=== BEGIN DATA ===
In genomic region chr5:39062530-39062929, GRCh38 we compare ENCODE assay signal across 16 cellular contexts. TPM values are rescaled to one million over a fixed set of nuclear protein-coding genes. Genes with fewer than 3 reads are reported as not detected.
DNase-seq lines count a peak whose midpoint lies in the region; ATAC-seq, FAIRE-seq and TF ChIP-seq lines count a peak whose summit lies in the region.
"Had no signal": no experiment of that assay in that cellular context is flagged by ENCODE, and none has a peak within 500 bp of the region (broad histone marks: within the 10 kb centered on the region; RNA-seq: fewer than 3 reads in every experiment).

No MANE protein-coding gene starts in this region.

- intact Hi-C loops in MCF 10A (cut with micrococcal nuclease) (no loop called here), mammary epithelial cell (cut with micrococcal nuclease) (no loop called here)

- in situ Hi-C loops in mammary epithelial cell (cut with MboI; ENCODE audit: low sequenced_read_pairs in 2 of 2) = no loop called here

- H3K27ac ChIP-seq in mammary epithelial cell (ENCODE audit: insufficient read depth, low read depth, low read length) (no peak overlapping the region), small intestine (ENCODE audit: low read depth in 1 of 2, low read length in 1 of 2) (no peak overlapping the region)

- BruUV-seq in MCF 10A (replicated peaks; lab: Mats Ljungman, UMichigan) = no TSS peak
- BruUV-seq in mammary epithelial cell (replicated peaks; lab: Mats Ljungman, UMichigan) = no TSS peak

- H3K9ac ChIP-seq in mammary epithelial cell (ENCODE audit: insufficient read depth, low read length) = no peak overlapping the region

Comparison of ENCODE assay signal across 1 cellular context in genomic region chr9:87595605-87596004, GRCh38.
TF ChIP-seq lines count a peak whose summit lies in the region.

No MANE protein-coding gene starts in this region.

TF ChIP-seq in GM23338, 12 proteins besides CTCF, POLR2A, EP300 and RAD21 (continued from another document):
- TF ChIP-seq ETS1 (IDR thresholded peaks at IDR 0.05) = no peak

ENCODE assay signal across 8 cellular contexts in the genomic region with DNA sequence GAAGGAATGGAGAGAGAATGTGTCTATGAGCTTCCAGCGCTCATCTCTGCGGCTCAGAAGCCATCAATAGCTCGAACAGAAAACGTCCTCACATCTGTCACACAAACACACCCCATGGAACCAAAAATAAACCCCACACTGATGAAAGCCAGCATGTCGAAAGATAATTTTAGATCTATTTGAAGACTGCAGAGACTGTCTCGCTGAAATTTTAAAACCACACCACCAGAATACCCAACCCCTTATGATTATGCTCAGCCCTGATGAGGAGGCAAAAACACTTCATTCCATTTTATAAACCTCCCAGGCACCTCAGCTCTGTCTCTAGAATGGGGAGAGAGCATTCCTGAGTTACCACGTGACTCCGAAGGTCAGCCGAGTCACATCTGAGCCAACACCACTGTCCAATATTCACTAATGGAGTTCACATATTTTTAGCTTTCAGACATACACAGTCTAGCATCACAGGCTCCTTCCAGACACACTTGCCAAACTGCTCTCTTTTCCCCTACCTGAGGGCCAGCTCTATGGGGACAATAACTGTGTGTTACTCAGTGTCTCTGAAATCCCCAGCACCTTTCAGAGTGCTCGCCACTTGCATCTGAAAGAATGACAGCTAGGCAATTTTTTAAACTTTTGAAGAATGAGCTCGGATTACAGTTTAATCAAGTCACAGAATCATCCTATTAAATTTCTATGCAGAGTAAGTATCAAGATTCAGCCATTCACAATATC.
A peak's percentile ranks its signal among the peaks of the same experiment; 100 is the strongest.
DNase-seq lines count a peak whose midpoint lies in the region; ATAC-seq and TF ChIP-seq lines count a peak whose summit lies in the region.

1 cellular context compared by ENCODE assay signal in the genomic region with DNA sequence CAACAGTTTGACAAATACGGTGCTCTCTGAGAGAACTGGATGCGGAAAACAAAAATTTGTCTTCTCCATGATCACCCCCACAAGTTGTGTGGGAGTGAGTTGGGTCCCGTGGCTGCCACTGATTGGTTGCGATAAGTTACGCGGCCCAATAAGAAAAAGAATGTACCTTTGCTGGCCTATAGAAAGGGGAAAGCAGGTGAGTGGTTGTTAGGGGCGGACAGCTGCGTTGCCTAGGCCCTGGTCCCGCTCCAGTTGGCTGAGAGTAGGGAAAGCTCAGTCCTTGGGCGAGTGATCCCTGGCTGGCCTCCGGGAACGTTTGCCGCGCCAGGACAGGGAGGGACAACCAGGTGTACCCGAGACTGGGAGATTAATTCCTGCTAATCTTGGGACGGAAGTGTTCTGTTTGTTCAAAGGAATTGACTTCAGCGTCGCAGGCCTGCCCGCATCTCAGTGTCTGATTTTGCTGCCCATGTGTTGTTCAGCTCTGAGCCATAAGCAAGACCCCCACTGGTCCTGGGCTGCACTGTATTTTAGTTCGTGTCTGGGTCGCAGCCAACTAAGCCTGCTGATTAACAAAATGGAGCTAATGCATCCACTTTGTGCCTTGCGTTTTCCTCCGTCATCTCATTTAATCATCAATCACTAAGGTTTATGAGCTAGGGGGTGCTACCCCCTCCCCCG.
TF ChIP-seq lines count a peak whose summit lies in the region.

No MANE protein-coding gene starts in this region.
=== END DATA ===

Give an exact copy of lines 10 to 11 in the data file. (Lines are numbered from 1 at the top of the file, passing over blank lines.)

- H3K9ac ChIP-seq in mammary epithelial cell (ENCODE audit: insufficient read depth, low read length) = no peak overlapping the region

Comparison of ENCODE assay signal across 1 cellular context in genomic region chr9:87595605-87596004, GRCh38.